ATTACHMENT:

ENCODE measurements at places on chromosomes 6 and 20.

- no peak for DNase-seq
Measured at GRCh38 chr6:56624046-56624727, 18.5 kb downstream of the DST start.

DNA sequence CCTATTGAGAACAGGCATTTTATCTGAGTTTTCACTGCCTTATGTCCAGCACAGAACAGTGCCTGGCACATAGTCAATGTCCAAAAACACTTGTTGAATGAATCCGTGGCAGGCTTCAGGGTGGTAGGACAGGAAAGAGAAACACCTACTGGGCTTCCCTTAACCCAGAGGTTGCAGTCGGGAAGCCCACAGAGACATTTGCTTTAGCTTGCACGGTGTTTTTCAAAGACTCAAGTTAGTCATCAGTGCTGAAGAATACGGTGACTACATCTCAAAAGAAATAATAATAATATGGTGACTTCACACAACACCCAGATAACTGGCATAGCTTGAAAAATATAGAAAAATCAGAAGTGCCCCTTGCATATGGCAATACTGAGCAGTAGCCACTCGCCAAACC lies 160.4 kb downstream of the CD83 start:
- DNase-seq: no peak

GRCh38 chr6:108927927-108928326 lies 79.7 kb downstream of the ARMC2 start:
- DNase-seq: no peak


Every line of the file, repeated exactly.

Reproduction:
ENCODE measurements at places on chromosomes 6 and 20.

- no peak for DNase-seq
Measured at GRCh38 chr6:56624046-56624727, 18.5 kb downstream of the DST start.

DNA sequence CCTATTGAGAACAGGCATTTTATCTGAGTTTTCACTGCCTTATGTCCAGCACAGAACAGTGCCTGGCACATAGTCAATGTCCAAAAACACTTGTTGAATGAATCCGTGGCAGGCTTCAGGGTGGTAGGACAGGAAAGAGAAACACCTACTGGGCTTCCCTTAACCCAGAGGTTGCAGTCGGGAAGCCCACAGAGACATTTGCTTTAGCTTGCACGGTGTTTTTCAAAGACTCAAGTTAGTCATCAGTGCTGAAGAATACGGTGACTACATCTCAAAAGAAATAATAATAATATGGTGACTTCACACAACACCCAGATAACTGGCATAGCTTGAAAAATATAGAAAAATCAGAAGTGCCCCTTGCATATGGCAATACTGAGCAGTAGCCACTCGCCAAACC lies 160.4 kb downstream of the CD83 start:
- DNase-seq: no peak

GRCh38 chr6:108927927-108928326 lies 79.7 kb downstream of the ARMC2 start:
- DNase-seq: no peak